contradictions and inconsistencies in do-gooding or philanthropic arguments,
i.e. anything which might be a bit socialistic in the sense of suggesting
the possible existence of a collective interest or neighbourly love apart
from self-interest and possessive individualism. It is a very interesting
area, because the notion involved, namely that the capitalist class interest
is best served if everybody serves only their self-interest, has never been
rigorously conceptualised and modelled by game theorists of the analytical
Marxism variety.

In the case of NGOs. the rightwing argument is precisely that (1) NGOs are a
law unto themselves, that (2) they seek to impose rules on sovereign
government and fetter them, that (3) they undermine democracies, and (4)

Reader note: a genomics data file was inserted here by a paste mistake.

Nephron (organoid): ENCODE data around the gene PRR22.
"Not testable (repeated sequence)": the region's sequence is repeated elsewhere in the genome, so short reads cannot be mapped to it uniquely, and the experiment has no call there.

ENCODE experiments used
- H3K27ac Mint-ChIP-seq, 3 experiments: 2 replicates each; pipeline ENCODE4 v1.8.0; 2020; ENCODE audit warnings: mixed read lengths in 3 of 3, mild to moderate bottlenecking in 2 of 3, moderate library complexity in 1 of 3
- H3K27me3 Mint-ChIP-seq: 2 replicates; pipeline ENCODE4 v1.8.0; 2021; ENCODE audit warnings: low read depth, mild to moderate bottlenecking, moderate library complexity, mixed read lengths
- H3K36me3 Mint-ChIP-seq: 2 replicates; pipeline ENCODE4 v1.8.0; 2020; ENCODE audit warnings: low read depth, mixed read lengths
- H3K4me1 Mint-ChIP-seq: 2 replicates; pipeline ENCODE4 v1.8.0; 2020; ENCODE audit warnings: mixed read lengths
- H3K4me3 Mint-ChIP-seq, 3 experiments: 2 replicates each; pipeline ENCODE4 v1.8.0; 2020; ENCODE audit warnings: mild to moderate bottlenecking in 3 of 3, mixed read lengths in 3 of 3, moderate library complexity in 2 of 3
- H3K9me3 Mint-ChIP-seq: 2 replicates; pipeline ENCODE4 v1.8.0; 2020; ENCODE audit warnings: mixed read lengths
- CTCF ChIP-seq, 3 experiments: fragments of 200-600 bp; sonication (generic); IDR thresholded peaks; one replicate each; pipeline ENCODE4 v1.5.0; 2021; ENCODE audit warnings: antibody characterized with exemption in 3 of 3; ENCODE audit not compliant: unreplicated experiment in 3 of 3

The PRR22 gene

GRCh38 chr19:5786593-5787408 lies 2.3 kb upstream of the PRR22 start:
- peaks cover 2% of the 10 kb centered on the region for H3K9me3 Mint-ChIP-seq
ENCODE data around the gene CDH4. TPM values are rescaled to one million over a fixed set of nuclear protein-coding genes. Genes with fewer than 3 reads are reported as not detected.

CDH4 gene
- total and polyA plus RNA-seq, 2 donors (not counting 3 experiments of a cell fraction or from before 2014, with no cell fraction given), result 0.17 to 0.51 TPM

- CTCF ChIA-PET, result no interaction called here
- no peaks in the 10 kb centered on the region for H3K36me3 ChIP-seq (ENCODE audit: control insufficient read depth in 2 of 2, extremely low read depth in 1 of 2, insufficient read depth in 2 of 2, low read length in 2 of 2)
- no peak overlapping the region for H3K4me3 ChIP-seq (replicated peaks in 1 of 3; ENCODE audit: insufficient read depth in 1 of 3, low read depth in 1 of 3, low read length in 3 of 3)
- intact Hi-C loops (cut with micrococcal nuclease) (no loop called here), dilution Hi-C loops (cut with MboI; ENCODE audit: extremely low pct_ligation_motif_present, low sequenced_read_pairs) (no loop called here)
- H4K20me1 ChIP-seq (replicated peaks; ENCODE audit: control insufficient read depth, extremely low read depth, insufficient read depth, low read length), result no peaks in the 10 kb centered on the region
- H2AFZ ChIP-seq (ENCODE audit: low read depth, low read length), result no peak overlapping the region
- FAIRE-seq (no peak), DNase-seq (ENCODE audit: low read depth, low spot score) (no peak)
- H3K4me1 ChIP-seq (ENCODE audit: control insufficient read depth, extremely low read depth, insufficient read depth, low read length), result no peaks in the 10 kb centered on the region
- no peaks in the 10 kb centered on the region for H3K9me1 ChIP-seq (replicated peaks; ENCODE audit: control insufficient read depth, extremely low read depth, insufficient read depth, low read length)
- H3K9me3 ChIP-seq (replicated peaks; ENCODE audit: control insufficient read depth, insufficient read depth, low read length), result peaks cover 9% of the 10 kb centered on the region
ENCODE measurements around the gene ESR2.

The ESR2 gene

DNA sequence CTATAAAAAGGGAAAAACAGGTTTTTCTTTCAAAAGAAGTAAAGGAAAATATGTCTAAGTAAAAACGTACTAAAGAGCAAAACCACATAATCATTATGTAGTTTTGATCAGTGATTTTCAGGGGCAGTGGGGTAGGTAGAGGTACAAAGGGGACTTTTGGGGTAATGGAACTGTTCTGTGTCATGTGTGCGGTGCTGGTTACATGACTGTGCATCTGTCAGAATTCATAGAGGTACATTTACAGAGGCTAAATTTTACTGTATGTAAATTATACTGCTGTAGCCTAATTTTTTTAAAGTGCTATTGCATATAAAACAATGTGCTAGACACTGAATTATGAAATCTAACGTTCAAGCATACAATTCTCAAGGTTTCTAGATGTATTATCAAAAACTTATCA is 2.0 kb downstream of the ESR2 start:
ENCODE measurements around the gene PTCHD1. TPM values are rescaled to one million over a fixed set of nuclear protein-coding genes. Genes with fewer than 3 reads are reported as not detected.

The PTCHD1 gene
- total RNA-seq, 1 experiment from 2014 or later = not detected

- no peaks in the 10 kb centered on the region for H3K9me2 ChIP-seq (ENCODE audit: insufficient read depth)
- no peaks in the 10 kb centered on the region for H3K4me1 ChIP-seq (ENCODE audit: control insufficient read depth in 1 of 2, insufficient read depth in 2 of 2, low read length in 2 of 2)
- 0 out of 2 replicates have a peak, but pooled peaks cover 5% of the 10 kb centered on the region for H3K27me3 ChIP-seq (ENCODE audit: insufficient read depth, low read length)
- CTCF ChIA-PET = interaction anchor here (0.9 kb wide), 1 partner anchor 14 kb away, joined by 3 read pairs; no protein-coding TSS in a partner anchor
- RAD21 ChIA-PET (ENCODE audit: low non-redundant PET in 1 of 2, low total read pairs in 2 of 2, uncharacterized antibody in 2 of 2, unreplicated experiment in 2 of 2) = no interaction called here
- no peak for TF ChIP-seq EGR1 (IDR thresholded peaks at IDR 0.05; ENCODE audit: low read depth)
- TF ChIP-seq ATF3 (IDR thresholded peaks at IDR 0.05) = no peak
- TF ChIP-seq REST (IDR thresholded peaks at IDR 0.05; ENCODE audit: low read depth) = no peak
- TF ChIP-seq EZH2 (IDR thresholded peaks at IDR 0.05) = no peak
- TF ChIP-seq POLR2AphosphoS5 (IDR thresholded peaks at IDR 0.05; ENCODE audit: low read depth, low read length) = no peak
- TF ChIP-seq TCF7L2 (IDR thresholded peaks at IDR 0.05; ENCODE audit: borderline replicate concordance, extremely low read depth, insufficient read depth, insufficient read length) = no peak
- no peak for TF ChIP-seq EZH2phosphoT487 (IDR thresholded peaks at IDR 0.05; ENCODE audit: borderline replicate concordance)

that government resources are being used for the goals for which they were
intended. In addition they try to split the NGO's between "good" NGOs and
""bad NGOs".

The most interesting thing about this controversy however is the leftwing
incompetence in replying to it. The typical leftwing response is to say
"yes, we understand what the arguments are about", and the learned
professors write pompous treatises on the historical origins and
permutations of neo-liberal ideology, showing how clever they are. But they
do not really understand what it is about, in part, (1) because they are
often far removed from the scene, from the production of these neo-liberal
ideas, (2) because they are personally implicated in the neo-liberal project
in some way, and and (3) their academic treatises are not direct political
interventions in the debate anyway.

What leftists generally FAIL to see and do, is trace out the specific logic
and themes involved in the neoliberal intellectual operations, correctly.
This is really quite simple to do, and you can simply (1) reduce it to
absurdity and (2) turn the whole argument on its head and (3) use the same
logic against those people. Instead, Leftists invent a systematicity and
rationality for neoliberal ideology which is NOT really there. The